Islay Energy Trust – Sea Bed Survey in Sound Of Islay

Early April this year the Islay Energy Trust announced plans for Tidal Energy in the Sound of Islay. To determine the environmental impact on the wildlife the University of Aberdeen performed a survey in the Sound of Islay. The following article regarding this survey was published by the Islay Energy Trust in the Ileach of Saturday 5 July 2008:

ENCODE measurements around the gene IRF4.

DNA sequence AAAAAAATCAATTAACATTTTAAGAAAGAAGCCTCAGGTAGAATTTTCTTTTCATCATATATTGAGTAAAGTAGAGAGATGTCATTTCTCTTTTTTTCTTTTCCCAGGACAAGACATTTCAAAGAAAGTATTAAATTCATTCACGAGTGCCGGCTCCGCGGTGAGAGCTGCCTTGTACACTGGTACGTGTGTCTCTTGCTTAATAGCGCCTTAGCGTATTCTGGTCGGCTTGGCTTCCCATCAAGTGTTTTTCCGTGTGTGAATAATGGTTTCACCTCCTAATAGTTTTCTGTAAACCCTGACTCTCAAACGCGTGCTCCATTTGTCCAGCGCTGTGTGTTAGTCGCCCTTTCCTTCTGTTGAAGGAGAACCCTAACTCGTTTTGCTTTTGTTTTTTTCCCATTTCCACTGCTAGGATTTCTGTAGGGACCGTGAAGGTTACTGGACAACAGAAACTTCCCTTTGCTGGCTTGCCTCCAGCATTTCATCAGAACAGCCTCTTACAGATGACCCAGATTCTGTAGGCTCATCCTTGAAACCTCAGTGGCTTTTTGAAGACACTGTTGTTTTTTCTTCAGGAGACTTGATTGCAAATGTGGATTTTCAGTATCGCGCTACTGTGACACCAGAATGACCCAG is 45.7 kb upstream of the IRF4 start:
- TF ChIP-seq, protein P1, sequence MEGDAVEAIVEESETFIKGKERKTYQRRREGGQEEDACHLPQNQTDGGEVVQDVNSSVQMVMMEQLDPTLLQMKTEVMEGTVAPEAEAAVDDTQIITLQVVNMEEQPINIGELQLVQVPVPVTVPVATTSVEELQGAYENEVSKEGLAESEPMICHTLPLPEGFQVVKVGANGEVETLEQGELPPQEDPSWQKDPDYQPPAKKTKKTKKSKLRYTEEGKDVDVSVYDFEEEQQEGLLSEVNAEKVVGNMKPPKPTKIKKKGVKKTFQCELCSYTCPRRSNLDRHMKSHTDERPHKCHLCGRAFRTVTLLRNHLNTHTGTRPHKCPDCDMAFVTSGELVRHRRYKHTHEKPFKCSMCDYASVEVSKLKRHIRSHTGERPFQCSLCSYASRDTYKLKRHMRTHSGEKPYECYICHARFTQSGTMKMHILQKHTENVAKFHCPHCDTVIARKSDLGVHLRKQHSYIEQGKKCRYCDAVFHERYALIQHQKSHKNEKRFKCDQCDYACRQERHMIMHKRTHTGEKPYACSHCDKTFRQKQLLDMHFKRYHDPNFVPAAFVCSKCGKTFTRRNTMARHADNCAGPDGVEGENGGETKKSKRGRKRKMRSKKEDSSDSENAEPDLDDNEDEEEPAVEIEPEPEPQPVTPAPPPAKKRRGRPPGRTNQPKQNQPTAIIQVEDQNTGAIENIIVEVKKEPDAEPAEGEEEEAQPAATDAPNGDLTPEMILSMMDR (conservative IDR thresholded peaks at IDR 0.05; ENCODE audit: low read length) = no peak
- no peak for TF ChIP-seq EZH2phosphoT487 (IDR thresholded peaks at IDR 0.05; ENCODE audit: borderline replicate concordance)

The Islay Energy Trust’s Tidal Energy Project passed a significant milestone last week as the practical work of surveying the Sound of Islay sea bed was completed. Working from Roger Eaton’s boat 'Angie', the Project Technical Adviser, Dr Alan Owen, and a colleague from The Robert Gordon University used a remote observation vehicle ('ROV') to obtain extensive video footage of different areas of the sea bed in the Sound. (An ROV consists of a camera, lights, electrically-powered thrusters and a protective cage, and with remote control from the boat, it photographs the sea bed.) The aim of the survey was to provide an initial overview of the existing habitats and seabed conditions. It was not, at this stage, a definitive survey for environmental impact assessment or installation purposes. Although detailed analysis has yet to be carried out, first impressions are favourable. Continue reading.....The survey has produced enough data to give a broad overview of conditions, to exclude some areas as unsuitable, and to highlight particular factors such as organic debris entrained within the tidal flow. Preliminary conclusions indicate that there are areas of the Sound 20-30 metres below the surface, which are probably best suited to arrays of 300-500 kW devices, rather than those around 1 MW. At this stage, there do not appear to be any significant environmentally sensitive issues. However, it is thought that the tidal flows in the deepest parts of the Sound – around 60 metres below the surface – are not as great as expected, and it appears that the steep sides of these deep water troughs are unsuitable as locations for tidal devices. When completed, the results of the survey will form a key component of the pre-feasibility study which we expect to complete at the end of September, and will be used to set the criteria for selecting the most suitable tidal turbine device. The report will also contain detail of the work which we will need to carry out for the full environmental impact assessment. Philip Maxwell More information is available on the Islay Energy Trust Website

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